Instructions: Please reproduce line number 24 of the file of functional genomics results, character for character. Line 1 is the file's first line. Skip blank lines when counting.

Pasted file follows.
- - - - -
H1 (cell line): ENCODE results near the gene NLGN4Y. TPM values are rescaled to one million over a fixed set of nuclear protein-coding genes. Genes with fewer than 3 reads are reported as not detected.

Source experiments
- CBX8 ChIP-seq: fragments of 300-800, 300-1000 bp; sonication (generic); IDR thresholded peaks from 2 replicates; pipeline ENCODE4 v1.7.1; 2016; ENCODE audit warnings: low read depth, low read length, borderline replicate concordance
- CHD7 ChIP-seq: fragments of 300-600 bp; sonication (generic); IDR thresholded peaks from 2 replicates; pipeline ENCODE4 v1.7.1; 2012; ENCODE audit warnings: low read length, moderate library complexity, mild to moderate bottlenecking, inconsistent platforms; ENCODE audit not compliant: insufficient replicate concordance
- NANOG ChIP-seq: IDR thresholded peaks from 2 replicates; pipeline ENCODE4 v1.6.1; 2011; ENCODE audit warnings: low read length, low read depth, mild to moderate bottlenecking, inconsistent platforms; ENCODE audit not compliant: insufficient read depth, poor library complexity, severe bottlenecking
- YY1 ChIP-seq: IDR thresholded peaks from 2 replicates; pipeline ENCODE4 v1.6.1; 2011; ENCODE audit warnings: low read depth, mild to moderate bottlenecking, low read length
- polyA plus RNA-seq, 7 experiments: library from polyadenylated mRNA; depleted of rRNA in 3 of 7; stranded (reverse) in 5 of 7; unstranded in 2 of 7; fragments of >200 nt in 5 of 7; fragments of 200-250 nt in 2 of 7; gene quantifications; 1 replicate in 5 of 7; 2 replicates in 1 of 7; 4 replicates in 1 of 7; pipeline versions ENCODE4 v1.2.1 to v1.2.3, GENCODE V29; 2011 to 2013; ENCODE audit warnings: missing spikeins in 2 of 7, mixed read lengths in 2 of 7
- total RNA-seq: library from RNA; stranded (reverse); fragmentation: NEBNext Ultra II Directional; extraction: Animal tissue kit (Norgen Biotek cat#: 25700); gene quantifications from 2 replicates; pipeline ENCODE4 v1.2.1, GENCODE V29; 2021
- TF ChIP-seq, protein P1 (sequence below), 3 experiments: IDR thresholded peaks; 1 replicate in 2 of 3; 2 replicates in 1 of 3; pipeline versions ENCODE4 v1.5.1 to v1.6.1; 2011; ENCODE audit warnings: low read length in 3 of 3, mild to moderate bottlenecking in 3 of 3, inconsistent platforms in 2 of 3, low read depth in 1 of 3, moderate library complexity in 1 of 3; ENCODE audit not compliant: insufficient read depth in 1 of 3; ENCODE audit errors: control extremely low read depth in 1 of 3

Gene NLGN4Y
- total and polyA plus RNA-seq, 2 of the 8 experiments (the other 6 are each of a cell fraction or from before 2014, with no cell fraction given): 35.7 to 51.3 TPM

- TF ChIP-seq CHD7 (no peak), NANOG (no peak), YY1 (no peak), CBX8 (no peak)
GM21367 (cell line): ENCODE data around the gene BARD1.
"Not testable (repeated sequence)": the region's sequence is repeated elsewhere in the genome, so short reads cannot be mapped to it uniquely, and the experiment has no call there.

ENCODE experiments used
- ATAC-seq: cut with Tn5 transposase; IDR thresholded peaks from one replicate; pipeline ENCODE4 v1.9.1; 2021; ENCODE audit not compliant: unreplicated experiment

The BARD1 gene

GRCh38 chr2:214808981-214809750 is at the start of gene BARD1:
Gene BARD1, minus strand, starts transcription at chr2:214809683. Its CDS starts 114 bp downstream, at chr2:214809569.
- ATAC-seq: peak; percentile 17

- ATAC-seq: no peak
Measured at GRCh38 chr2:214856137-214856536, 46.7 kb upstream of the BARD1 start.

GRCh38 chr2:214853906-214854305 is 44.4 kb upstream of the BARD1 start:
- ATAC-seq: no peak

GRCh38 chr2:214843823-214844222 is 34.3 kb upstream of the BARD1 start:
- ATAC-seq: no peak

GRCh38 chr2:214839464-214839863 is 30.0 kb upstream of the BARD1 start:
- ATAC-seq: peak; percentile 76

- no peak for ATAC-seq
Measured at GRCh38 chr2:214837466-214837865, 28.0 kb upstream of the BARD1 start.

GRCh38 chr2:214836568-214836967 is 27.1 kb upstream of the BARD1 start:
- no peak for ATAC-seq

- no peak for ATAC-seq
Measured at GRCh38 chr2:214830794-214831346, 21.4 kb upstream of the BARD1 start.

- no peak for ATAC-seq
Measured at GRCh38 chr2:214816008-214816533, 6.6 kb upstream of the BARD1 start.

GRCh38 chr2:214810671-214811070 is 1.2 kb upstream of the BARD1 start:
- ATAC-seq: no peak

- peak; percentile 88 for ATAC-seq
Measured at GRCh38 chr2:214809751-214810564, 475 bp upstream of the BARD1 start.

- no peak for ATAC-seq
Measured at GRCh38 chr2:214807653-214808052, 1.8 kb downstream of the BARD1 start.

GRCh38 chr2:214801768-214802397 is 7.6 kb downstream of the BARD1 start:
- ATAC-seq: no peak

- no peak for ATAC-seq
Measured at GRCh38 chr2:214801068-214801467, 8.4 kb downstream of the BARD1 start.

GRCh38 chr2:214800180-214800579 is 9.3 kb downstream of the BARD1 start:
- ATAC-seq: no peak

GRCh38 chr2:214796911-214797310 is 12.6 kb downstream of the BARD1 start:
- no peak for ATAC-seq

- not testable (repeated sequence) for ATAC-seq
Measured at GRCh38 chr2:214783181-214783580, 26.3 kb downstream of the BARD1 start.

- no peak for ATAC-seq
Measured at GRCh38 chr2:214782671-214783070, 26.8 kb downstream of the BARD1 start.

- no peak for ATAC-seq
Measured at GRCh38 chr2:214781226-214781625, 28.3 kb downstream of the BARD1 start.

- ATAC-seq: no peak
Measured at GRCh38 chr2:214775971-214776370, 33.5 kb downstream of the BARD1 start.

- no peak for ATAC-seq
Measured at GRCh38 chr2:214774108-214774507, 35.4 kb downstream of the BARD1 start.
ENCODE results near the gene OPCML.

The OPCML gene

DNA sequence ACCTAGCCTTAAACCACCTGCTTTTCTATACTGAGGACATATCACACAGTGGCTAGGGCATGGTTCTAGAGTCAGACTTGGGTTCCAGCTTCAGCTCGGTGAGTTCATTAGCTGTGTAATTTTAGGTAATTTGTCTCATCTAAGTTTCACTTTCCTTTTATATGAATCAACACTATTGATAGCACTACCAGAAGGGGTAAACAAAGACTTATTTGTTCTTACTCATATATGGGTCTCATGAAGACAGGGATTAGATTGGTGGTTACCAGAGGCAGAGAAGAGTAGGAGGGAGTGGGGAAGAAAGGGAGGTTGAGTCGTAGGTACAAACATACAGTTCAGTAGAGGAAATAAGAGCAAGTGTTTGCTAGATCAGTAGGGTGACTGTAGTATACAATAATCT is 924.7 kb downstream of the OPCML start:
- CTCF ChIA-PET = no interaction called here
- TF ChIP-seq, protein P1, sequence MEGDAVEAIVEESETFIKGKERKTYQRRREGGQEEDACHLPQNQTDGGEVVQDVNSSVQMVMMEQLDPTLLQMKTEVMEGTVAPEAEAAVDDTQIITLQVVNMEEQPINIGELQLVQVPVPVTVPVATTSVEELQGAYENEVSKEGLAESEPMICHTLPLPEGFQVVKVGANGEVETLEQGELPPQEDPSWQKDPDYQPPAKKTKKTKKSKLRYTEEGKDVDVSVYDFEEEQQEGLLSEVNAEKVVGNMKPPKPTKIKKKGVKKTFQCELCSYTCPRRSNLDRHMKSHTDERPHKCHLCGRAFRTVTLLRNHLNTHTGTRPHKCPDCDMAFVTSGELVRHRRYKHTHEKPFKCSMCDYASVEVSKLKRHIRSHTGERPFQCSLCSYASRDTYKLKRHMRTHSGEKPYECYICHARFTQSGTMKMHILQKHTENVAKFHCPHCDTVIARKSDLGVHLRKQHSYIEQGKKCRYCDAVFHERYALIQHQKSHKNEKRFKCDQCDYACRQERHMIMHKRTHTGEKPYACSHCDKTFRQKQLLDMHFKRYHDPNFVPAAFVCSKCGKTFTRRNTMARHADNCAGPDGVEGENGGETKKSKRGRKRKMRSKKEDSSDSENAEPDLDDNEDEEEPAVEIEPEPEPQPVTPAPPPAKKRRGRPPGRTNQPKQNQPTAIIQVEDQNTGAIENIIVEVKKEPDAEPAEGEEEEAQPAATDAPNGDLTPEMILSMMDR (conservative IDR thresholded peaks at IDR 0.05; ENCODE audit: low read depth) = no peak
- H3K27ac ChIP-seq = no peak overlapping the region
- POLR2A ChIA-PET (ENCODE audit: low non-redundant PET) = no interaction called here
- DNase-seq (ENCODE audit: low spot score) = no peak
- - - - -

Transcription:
- ATAC-seq: no peak